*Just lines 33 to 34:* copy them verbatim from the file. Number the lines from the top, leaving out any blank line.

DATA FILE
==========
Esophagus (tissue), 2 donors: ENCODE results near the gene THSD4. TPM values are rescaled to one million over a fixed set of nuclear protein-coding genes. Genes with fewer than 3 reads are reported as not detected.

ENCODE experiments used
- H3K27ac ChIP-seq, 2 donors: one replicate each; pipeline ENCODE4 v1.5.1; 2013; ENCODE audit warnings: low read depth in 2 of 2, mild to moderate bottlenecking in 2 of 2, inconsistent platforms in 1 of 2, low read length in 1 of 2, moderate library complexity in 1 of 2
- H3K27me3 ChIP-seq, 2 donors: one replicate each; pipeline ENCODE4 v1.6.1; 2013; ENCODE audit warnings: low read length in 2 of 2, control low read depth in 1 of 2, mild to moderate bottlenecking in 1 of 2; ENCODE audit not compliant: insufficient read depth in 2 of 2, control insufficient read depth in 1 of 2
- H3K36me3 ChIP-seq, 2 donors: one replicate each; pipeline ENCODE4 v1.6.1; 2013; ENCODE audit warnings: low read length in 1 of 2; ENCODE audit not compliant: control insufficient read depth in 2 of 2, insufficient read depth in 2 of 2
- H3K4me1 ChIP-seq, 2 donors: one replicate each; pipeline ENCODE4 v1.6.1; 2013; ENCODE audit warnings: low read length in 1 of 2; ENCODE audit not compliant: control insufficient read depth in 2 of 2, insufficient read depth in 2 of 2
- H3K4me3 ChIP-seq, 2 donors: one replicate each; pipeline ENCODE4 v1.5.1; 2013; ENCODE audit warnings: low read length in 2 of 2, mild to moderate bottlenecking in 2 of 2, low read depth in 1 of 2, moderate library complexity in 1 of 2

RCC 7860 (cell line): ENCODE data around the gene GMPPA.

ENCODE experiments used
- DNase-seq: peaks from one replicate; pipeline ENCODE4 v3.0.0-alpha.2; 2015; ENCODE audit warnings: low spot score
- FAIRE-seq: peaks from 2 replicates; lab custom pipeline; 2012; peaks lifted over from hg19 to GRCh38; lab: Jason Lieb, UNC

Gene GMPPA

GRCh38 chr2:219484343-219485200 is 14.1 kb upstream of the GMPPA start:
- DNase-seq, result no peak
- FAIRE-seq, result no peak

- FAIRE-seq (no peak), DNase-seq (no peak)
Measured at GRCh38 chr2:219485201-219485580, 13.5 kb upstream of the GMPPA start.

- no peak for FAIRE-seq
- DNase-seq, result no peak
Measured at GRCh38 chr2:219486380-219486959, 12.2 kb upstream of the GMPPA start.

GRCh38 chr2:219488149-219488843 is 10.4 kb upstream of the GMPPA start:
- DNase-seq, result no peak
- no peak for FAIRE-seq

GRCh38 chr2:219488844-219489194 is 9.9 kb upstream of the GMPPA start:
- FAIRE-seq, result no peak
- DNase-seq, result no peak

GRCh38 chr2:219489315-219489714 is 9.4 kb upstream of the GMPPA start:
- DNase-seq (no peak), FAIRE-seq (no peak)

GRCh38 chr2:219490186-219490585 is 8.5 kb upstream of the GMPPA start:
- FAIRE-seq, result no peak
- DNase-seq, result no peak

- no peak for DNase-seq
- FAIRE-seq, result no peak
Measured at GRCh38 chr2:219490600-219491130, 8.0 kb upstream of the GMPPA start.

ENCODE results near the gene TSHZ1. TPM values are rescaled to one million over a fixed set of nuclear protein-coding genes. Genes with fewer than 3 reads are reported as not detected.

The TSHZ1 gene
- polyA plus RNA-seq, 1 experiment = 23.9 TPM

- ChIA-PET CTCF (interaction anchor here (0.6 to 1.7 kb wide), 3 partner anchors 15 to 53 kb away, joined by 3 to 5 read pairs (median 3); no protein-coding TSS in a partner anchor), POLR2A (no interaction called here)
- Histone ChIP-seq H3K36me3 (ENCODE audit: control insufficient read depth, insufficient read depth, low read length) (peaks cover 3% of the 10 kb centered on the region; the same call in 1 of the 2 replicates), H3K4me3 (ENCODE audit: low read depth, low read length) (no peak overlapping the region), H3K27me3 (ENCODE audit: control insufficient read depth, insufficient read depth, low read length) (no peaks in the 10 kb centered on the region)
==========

- FAIRE-seq, result no peak
Measured at GRCh38 chr2:219490600-219491130, 8.0 kb upstream of the GMPPA start.